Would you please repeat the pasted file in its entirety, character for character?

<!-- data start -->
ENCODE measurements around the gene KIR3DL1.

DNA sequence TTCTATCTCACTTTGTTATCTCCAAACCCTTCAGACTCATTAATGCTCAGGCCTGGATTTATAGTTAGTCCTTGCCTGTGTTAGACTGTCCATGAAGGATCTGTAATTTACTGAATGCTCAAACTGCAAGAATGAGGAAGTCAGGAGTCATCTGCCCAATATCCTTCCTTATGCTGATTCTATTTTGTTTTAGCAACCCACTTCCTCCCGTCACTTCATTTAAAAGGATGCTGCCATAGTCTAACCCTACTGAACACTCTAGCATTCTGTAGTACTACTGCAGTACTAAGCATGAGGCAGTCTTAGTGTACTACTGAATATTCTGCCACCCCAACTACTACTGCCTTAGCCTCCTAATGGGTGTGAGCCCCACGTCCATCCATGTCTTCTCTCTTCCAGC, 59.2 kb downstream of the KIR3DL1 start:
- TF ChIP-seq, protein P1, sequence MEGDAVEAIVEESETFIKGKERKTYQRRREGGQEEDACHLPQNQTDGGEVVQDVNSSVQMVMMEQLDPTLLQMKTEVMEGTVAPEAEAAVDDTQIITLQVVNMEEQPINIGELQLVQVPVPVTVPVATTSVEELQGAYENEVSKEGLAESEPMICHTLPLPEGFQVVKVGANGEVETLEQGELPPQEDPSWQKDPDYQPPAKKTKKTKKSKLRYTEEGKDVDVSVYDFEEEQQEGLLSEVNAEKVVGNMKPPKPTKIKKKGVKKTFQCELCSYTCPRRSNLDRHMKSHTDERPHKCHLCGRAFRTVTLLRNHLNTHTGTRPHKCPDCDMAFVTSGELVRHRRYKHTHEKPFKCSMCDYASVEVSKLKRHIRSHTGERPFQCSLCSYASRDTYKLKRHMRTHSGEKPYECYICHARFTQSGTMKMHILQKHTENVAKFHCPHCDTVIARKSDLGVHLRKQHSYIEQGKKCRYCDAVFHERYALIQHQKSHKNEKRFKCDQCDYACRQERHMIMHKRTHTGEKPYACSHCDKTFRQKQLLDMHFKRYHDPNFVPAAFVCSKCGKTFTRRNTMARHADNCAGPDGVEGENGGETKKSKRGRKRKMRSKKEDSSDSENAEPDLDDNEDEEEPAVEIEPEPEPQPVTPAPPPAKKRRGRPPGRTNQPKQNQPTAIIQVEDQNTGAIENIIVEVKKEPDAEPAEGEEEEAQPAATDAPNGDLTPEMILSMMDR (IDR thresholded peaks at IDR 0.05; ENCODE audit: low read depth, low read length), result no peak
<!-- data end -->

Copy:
ENCODE measurements around the gene KIR3DL1.

DNA sequence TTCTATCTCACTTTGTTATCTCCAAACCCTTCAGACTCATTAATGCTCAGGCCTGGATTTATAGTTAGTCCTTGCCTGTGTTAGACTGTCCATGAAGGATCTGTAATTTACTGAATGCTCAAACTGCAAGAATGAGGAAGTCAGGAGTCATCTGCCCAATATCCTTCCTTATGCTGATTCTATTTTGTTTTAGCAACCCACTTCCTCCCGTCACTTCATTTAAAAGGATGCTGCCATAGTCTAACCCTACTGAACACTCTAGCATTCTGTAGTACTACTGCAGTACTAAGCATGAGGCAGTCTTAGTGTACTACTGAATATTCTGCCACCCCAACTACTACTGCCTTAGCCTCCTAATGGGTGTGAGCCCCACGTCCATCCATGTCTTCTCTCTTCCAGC, 59.2 kb downstream of the KIR3DL1 start:
- TF ChIP-seq, protein P1, sequence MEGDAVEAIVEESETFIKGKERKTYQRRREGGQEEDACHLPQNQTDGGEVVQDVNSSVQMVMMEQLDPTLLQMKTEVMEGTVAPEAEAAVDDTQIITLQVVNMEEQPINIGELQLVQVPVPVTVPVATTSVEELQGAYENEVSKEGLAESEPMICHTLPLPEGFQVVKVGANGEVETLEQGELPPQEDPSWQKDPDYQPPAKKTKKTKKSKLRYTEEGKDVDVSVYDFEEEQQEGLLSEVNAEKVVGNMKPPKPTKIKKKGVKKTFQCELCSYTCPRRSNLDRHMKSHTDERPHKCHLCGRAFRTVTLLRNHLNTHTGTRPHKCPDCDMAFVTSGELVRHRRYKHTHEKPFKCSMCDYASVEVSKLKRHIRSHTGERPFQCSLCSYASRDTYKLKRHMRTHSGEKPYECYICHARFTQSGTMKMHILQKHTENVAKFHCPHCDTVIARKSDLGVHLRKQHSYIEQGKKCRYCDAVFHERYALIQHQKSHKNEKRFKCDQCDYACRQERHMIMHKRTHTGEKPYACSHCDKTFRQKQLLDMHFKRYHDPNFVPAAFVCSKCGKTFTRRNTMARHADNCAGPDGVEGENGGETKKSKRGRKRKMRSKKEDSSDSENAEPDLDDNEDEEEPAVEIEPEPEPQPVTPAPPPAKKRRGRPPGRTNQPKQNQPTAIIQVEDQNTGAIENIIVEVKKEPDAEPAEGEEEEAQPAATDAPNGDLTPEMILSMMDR (IDR thresholded peaks at IDR 0.05; ENCODE audit: low read depth, low read length), result no peak